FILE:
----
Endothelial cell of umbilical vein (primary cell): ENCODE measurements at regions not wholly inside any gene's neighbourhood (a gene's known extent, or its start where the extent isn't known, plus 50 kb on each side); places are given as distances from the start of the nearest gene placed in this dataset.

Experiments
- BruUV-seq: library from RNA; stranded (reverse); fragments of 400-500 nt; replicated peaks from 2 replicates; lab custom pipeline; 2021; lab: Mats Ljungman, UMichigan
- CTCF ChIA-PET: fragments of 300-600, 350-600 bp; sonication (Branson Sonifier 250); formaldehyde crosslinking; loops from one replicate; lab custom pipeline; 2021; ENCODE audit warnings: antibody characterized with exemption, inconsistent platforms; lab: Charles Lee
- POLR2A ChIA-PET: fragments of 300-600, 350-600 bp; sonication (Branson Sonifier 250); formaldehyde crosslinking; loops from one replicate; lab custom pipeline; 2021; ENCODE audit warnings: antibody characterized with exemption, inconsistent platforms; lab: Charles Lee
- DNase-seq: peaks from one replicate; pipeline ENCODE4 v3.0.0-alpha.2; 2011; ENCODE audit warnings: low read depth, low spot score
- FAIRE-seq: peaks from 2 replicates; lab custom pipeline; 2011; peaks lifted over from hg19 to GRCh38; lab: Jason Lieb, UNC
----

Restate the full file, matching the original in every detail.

Endothelial cell of umbilical vein (primary cell): ENCODE measurements at regions not wholly inside any gene's neighbourhood (a gene's known extent, or its start where the extent isn't known, plus 50 kb on each side); places are given as distances from the start of the nearest gene placed in this dataset.

Experiments
- BruUV-seq: library from RNA; stranded (reverse); fragments of 400-500 nt; replicated peaks from 2 replicates; lab custom pipeline; 2021; lab: Mats Ljungman, UMichigan
- CTCF ChIA-PET: fragments of 300-600, 350-600 bp; sonication (Branson Sonifier 250); formaldehyde crosslinking; loops from one replicate; lab custom pipeline; 2021; ENCODE audit warnings: antibody characterized with exemption, inconsistent platforms; lab: Charles Lee
- POLR2A ChIA-PET: fragments of 300-600, 350-600 bp; sonication (Branson Sonifier 250); formaldehyde crosslinking; loops from one replicate; lab custom pipeline; 2021; ENCODE audit warnings: antibody characterized with exemption, inconsistent platforms; lab: Charles Lee
- DNase-seq: peaks from one replicate; pipeline ENCODE4 v3.0.0-alpha.2; 2011; ENCODE audit warnings: low read depth, low spot score
- FAIRE-seq: peaks from 2 replicates; lab custom pipeline; 2011; peaks lifted over from hg19 to GRCh38; lab: Jason Lieb, UNC